Living in Seattle, I think the rain and clouds really do affect our experience of space and time. This is a good place for dreaming (night dreaming and daydreaming) — is it the grey? The shifting cinematic light when the clouds do break? The large trees? Probably all of it. (This also relates to my theory about the peculiar Pacific Northwest driving style, so maddening to east coast drivers: slow drivers in the left lane. My theory: Seattle drivers move all the way to the left to avoid potential conflict from cars entering the freeway from the right, which then frees them up for more daydreaming and car singing, hence the slower, or erratic fast-slow, speeds in the left lane. Discuss.)

Plus the fact that film and books are so important here (excellent activities for rainy days) — we take it for granted, but that’s one of the fastest ways to experience time within time, as a viewer/reader. (Internet and TV feel less specifically like time within time to me because they are more pythony — able to swallow up the whole deer of your day. Handle with care.)

Plus space needle = time machine. Right? So we are pretty lucky living and writing here.

Regarding where to point your antennae in the future: First, Breadline on Thursday Feb 21 (of course!). And I am still working to secure a date and venue for the next Cephalopod Appreciation Society meeting — but I am looking at April. So keep the cephalopods in your thoughts and stay tuned!


Sierra Nelson is author of chapbook “In Case of Loss” (Toadlily Press, 2012) and her book collaboration with visual artist Loren Erdrich, I Take Back the Sponge Cake: A Lyrical Choose-Your-Own-Adventure, debuted from Rose Metal Press in Spring 2012.  Her poems have appeared in Poetry NorthwestCity Arts Magazine, Crazyhorse, Fairy Tale Review, and Forklift, Ohio, as well as in the anthology collectionsPinkThunder and forthcoming Alive at the Center: Pacific Poetry Project. She is a MacDowell Colony fellow, co-founder of literary performance art groups The Typing Explosion and the Vis-à-Vis Society, and president of Seattle’s Cephalopod Appreciation Society.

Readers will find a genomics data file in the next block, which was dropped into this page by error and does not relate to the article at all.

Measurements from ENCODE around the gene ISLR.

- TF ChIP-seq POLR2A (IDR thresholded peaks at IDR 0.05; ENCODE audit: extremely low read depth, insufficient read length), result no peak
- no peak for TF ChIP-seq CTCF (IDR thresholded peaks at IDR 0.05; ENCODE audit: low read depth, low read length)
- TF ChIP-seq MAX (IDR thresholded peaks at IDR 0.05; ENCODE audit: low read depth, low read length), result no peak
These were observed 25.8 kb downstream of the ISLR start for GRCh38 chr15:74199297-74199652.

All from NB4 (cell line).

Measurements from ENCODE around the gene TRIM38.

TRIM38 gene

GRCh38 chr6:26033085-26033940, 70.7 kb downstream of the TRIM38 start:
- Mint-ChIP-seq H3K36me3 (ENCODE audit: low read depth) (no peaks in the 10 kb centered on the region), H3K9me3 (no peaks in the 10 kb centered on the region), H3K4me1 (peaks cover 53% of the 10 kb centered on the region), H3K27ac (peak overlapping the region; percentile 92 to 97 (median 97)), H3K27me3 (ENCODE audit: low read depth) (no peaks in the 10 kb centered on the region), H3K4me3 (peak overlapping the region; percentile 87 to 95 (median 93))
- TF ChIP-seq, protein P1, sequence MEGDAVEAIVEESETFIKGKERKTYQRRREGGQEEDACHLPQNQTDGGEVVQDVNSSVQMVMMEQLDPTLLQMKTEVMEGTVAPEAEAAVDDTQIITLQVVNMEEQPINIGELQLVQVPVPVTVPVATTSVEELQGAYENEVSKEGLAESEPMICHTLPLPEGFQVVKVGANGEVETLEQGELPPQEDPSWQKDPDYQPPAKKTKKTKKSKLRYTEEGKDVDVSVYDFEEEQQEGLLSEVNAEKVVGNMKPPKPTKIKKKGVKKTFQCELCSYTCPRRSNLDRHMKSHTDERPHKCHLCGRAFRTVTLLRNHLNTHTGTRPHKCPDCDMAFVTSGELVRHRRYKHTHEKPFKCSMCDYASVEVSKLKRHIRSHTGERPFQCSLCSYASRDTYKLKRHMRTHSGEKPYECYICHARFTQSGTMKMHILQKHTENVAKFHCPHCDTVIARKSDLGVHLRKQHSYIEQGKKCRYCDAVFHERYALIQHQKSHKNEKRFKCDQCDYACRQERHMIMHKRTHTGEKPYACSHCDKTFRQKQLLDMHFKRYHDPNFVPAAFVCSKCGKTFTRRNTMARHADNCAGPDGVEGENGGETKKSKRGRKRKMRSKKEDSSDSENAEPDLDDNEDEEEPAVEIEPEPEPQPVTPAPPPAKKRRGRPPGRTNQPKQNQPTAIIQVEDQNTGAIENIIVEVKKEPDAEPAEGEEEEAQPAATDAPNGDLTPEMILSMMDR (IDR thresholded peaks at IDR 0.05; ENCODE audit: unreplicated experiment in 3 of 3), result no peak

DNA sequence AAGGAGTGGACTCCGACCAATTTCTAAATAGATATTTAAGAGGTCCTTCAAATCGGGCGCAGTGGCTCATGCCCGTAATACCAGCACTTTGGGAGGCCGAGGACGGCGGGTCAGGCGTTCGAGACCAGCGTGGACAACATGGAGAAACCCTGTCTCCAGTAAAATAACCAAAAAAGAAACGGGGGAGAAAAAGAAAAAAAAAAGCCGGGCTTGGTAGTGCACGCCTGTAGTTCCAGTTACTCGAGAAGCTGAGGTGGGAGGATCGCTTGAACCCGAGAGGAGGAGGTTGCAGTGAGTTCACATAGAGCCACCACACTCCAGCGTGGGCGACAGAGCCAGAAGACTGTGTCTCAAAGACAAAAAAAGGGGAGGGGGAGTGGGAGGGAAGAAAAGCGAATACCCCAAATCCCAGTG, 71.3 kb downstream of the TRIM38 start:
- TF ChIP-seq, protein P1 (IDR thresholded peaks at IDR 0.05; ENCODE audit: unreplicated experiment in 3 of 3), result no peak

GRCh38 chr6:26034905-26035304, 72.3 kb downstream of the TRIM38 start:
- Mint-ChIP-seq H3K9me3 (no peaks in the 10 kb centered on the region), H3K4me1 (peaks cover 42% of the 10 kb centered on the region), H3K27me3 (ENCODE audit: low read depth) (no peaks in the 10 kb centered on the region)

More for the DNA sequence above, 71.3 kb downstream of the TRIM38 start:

Interview with Upcoming Breadline Feature Matthew Simmons

Interview conducted by Greg Bem.

Matthew, while I know a little bit about your writing background and your presence in Seattle, not everyone else does. Can you talk a little bit about your background as a fiction writer, and your activities in the emerald city?

I moved to Seattle—from Lawrence, Kansas—about a dozen years ago. Back then, I wrote, but I never showed any of it to anyone, and never really thought seriously about writing as a thing a person did and then shared with strangers. Then I got a job as a bookseller, read a lot, met a bunch of writers while working author events, found a bunch of venues, learned how to create a story with a beginning and a middle and an end, and realized that if I added that framework onto the whatever it was I was doing, I would be a writer.

Are you happy with that interpretation of “writer”? How has being a writer changed your life since the part of your life before you would consider yourself a writer? What kind of writers did you meet at those author events who A) you still remember and B) affected your future writing self?